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I'm using pre-trained DistilBERT model from Huggingface with custom classification head, which is almost the same as in the reference implementation:

class PretrainedTransformer(nn.Module):
    def __init__(
        self, target_classes):
        super().__init__()
        base_model_output_shape=768
        self.base_model = DistilBertModel.from_pretrained("distilbert-base-uncased")
        self.classifier = nn.Sequential(
            nn.Linear(base_model_output_shape, out_features=base_model_output_shape),
            nn.ReLU(),
            nn.Dropout(0.2),
            nn.Linear(base_model_output_shape, out_features=target_classes),
        )

        for layer in self.classifier:
            if isinstance(layer, nn.Linear):
                layer.weight.data.normal_(mean=0.0, std=0.02)
                if layer.bias is not None:
                    layer.bias.data.zero_()

    def forward(self, input_, y=None):
        X, length, attention_mask = input_
        base_output = self.base_model(X, attention_mask=attention_mask)[0]
        base_model_last_layer = base_output[:, 0]
        cls = self.classifier(base_model_last_layer)
        return cls

During training, I use linear LR warmup schedule with max LR=5-e5 and cross entropy loss. In general, the model is able to learn on my dataset and reach high precision/recall metrics.

My question is:

Should weights distributions and biases in classification layers change more during training? It seems like the weights almost do not change at all, even when I do not initialize them as in the code (to mean=0.0 and std=0.02). Is this an indication that something is wrong with my model or it's just because the layers I've added are redundant and model does not learn nothing new?

Take look at the image of weight from the tensorboard: weights of classification layers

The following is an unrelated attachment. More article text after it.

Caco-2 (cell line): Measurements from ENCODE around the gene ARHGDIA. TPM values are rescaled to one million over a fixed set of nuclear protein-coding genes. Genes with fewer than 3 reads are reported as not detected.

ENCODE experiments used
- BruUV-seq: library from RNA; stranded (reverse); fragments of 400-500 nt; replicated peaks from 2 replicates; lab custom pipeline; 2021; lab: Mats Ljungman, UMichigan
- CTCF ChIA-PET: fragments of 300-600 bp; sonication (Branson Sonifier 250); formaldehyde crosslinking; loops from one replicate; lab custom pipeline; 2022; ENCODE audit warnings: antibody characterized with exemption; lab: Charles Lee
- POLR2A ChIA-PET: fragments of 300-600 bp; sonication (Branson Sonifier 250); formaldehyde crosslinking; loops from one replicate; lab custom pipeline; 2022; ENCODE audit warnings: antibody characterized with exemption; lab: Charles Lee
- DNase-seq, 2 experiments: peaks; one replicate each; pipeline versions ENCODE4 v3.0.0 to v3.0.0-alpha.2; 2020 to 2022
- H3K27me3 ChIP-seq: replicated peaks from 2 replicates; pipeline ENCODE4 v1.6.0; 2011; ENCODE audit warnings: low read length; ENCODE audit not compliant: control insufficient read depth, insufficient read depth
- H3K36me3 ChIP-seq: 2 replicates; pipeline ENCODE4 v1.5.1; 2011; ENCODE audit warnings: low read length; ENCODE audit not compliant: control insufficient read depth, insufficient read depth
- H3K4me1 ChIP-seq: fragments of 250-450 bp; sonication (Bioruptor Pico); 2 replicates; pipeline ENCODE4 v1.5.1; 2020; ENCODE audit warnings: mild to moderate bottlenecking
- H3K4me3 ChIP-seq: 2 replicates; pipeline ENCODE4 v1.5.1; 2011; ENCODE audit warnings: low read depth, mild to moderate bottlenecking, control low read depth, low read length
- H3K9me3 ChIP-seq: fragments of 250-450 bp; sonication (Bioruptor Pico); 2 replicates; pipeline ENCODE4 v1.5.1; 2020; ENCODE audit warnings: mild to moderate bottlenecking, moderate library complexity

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Its difficult to judge by just looking at the weight distribution. You will be in a better position to identify the situation if you check the following things also:

1) Check if the loss is decreasing during training. It is very unlikely that a randomly initialised last layer will not need training to succeed in a downstream task. This is because even if the initialise layers are producing meaningful values, the randomly initialised final layer will output garbage values in the beginning. If the loss is decreasing then the model training is fine. Alternatively, check if the final if the final metric is improving e.g., accuracy.

2) Check the gradient received by your custom layers. One of the reason that the weights distribution is not changing could be due to zeroed or negligible gradient. I don't think gradients are zero because your plots show the weights to be changing, but still if If the gradient is zero then check your implementation. Something must be off like not using the actual output of the model while computing the loss for backpropagation. If the grads are very very small, try increasing the learning rate of the optimzer.

Conducting the above 2 analysis will strengthen your understanding of the current situation for the model training.

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